In a joint report, published today, the National Federation of ALMOs (NFA) and the Association of Retained Council Housing (ARCH) call on Government to halt to the rollout of Universal Credit (UC) and remove the 7 day wait period for new claims.
Together, the NFA and ARCH, who represent over a million council homes, voice strong concerns at the Government’s plans to accelerate the roll out UC despite evidence of the considerable hardship it is causing to tenants and communities.
The report tracks the impact of welfare reforms on landlords and tenants, highlighting how problems associated with the UC rollout identified in previous research remain unresolved.
Almost four years on from the initial introduction of UC in October 2013 the research shows that delays in the UC assessment process, poor communications between DWP and landlords, and the 7 day waiting period continue to cause significant problems to both landlords and their tenants.
Other issues such as digital access also present problems for 50-65yr old claimants.
The research found that almost three in four UC claimants (73%) have “stubbornly high” rent arrears, totaling £6.68 million, while 40% of families with no previous problems paying their rent are being driven into debt and accumulating rent arrears as a direct consequence of claiming UC.
Furthermore, households already struggling to pay rent at the time of claiming UC are being pushed into even greater debt, with average rent arrears increasing from £611.73 in March 2016 to £772.21 in March 2017.
Both NFA and ARCH say they support the principles of UC, that is encourages individual responsibility, and are developing new practices to support UC claimants and those with the greatest needs.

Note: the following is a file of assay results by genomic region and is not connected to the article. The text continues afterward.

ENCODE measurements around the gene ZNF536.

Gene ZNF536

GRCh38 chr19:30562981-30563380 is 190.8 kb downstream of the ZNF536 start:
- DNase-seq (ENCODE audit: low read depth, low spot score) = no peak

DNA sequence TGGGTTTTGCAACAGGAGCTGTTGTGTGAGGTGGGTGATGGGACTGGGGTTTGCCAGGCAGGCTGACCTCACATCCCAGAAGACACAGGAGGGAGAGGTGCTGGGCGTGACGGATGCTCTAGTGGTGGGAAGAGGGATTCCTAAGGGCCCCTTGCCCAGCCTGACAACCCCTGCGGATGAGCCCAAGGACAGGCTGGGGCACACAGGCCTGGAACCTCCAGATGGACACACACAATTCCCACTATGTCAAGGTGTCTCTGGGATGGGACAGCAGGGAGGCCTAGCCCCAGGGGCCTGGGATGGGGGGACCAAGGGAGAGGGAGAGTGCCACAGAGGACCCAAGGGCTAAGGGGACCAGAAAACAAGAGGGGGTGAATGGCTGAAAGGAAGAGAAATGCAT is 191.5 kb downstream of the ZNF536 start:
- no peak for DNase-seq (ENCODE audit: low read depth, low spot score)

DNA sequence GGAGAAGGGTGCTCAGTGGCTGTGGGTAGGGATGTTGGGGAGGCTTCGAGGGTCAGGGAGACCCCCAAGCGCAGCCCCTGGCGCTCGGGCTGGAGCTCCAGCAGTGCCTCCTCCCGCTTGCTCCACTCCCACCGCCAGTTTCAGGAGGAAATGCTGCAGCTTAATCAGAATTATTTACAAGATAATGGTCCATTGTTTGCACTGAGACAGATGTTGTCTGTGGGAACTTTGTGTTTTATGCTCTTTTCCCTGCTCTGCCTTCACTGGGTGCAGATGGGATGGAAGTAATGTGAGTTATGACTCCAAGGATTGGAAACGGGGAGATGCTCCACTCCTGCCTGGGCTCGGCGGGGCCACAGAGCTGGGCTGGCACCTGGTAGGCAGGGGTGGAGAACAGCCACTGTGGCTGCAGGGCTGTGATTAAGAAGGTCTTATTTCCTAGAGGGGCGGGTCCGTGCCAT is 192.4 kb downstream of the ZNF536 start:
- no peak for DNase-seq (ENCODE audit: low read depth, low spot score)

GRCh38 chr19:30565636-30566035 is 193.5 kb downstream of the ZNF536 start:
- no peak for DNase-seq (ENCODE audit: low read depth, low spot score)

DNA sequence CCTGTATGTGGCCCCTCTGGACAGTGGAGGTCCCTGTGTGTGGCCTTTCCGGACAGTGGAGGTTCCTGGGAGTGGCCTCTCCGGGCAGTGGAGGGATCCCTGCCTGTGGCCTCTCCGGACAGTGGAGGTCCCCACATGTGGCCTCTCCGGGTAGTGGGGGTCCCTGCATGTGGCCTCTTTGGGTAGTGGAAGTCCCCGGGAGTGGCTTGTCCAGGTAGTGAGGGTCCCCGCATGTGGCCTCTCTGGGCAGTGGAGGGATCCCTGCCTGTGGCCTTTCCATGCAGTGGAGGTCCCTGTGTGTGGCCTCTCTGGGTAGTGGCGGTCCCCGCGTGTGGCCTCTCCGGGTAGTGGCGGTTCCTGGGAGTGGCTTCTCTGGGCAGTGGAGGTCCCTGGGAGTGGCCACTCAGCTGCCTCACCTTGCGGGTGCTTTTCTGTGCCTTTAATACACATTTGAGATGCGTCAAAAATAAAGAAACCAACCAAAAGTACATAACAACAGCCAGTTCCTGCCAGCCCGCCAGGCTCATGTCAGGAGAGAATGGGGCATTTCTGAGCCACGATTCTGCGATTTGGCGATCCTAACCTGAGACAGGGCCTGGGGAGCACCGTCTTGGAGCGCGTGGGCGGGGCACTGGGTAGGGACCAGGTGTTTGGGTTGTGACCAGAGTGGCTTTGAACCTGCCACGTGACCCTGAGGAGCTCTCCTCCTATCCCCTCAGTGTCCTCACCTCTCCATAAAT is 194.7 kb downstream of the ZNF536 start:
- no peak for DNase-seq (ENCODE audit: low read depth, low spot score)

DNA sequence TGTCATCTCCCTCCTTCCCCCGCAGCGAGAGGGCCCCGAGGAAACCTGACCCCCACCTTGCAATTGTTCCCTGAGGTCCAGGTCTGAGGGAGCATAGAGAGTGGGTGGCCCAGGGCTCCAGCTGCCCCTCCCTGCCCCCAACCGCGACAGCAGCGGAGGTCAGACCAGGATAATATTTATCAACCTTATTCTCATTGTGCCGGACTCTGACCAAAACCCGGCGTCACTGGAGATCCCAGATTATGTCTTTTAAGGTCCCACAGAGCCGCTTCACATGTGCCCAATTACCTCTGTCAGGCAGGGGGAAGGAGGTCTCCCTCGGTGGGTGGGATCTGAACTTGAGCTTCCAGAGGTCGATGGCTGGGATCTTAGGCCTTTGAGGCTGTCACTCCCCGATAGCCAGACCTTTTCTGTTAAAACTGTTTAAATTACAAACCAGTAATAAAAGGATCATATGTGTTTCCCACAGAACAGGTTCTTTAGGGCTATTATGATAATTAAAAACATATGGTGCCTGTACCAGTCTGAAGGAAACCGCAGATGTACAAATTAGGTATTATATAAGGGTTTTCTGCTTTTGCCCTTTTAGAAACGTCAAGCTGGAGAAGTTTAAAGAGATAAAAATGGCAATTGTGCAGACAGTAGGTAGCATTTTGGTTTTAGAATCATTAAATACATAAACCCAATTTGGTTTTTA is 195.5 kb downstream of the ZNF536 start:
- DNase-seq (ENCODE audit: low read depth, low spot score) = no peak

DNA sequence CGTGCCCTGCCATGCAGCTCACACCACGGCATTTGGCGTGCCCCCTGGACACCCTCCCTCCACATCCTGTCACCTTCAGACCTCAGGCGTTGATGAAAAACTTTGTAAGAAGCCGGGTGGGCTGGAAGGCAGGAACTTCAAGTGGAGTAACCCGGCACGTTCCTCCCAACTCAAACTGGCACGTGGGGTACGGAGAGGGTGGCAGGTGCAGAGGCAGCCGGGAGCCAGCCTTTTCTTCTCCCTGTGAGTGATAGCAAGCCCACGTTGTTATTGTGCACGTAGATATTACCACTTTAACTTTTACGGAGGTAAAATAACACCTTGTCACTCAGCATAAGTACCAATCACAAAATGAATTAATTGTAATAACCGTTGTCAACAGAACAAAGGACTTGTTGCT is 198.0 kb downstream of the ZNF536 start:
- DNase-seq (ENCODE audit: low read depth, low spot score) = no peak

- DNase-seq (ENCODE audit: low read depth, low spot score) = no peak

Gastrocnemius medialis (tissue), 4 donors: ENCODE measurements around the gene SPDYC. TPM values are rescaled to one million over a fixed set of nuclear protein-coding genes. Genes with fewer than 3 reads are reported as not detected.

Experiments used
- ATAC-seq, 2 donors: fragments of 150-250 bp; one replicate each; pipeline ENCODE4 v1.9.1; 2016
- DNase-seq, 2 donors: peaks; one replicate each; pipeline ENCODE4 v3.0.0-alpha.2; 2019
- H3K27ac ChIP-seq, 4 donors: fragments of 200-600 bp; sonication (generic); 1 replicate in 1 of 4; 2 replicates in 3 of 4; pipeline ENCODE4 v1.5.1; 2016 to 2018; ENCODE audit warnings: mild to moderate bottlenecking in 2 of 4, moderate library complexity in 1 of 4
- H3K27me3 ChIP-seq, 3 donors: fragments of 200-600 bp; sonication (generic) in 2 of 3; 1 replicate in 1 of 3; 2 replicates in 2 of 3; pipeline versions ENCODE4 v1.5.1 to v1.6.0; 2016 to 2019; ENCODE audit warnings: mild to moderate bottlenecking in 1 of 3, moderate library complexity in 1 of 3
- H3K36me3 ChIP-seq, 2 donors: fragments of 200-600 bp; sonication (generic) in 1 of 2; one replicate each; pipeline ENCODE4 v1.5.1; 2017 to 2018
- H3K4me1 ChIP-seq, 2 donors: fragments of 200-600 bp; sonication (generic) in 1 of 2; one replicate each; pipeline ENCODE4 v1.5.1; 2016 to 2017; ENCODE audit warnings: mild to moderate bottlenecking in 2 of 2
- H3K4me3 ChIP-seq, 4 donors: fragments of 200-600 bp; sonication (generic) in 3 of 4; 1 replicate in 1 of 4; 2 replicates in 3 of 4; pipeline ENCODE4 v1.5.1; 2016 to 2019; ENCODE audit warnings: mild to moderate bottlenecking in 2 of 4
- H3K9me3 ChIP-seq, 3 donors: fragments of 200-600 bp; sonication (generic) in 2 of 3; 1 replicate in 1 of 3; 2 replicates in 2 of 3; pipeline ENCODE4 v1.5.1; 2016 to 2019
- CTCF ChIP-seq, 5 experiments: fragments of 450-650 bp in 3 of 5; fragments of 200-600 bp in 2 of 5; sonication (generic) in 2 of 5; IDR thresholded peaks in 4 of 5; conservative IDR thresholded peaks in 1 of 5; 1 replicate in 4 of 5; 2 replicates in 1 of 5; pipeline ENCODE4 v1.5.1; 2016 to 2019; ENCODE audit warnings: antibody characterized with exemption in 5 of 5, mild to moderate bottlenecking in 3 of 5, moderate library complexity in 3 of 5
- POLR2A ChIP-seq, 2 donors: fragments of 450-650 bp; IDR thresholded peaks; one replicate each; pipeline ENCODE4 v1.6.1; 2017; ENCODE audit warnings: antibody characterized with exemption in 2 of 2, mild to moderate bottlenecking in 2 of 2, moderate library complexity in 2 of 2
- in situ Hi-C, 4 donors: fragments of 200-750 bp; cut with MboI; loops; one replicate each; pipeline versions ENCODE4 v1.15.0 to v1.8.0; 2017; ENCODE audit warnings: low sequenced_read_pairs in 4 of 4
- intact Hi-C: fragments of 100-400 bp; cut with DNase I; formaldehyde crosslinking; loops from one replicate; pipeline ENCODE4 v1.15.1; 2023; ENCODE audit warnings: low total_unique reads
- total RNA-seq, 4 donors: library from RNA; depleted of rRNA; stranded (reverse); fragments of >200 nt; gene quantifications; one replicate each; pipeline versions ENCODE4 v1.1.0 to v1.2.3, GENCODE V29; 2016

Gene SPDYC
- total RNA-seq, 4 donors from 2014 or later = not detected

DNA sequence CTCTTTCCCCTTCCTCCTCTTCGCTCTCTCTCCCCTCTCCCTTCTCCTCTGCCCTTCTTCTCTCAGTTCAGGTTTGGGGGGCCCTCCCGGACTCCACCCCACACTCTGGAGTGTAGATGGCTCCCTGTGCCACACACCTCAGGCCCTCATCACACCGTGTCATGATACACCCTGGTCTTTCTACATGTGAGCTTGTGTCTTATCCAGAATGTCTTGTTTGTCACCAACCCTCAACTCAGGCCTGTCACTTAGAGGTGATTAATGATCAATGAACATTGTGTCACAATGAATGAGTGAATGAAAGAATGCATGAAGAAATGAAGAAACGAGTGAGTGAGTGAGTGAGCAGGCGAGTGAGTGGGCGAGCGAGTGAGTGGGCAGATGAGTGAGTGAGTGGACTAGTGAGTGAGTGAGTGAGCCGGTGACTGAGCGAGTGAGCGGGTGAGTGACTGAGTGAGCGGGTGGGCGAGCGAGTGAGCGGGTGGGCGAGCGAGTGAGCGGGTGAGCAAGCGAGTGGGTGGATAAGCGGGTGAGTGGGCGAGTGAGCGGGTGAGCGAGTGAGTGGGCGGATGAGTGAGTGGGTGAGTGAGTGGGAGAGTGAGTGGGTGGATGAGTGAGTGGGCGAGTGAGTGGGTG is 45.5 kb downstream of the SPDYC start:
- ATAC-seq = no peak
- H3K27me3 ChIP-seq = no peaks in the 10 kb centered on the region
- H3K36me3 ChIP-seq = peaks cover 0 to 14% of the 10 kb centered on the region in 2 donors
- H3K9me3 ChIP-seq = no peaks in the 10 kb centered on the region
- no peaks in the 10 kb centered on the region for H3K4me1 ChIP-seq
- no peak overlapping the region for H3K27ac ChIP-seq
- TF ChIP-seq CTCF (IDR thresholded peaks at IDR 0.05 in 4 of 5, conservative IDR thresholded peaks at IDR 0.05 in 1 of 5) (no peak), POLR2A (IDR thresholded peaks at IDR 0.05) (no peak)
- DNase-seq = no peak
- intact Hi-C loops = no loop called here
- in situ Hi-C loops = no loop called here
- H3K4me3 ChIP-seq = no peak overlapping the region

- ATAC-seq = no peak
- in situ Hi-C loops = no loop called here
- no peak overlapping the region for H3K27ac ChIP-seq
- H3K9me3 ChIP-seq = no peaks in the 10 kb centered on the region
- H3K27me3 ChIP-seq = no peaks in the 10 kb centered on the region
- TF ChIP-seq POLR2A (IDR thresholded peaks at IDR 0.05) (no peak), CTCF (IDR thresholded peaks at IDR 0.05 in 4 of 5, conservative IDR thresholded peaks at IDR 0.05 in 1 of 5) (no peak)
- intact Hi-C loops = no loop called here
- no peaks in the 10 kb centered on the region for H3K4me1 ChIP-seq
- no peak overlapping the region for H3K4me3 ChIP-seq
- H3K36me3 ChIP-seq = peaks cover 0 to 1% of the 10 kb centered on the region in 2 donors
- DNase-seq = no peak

However, they argue that support provided to tenants by landlords alone is not sufficient to resolve the problems UC claimants face, and call on the government to pause its roll-out until “the system works properly”.
Eamon McGoldrick, NFA Managing Director said: “We are strongly urging Government/DWP to halt the roll out of UC and ‘Pause for thought’ – until the system works properly for both claimants and landlords.
“Our members are supportive of the principles of UC and are willing to work with the DWP to find solutions to the problems identified within our survey.
“In the meantime we are calling on government to restrain its ambition to accelerate roll out UC over the course of 2017/18 and remove the 7 day wait period.”
John Bibby, Chief Executive ARCH added: “If the level of intensive support needed to [help] vulnerable tenants is to be sustained during the planned rollout additional resources are essential.
“Councils and ALMOs are therefore calling on Government to create a Transition Funding Pot to enable councils and landlords to effectively manage the rollout of UC and adequately support vulnerable tenants.
“Without this, increasing numbers of vulnerable households will drop through the net.”